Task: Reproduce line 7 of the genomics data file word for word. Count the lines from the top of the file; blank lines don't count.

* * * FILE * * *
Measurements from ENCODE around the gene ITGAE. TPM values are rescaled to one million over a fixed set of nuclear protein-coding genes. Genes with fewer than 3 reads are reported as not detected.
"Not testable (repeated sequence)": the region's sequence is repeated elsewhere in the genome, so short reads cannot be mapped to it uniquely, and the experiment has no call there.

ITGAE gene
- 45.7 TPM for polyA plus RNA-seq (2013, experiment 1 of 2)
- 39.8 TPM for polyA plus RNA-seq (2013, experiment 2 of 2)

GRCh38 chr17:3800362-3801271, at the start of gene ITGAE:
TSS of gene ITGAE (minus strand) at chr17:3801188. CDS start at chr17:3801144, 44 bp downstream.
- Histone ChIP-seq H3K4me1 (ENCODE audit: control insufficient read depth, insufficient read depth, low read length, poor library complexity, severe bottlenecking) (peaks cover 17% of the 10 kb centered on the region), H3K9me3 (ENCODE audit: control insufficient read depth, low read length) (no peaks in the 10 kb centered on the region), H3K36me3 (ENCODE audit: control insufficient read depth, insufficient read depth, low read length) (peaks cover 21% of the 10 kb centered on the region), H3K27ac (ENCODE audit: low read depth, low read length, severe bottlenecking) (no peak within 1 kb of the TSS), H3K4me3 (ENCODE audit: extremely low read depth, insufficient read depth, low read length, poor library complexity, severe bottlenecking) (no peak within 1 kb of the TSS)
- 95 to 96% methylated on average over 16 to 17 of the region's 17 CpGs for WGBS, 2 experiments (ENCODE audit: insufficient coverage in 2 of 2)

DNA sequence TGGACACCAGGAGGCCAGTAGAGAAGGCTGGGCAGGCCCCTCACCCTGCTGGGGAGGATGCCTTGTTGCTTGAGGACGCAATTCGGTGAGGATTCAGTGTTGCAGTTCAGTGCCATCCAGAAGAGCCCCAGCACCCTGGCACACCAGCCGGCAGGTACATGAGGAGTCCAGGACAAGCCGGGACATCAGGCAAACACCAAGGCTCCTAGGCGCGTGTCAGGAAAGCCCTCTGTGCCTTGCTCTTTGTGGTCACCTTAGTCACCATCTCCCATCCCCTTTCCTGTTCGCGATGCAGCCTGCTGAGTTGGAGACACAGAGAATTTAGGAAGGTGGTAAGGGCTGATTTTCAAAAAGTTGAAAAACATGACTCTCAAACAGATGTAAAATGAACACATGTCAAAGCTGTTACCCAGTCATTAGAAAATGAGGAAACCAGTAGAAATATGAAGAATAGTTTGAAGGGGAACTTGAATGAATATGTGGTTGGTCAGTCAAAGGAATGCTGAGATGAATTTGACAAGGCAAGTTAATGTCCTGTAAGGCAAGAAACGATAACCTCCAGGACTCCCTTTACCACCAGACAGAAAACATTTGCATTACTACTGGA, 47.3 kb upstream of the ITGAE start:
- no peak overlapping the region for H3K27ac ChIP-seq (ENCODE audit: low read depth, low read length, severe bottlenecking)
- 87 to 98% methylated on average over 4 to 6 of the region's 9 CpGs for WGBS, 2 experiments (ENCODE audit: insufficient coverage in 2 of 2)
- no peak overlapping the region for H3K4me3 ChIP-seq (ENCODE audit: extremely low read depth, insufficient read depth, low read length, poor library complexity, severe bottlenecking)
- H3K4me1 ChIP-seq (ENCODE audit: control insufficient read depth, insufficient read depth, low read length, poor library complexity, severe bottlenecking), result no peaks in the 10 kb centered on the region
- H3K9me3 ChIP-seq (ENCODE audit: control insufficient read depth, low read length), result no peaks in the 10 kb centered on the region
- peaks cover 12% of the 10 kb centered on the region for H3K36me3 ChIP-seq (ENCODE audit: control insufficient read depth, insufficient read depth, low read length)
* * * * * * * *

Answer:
TSS of gene ITGAE (minus strand) at chr17:3801188. CDS start at chr17:3801144, 44 bp downstream.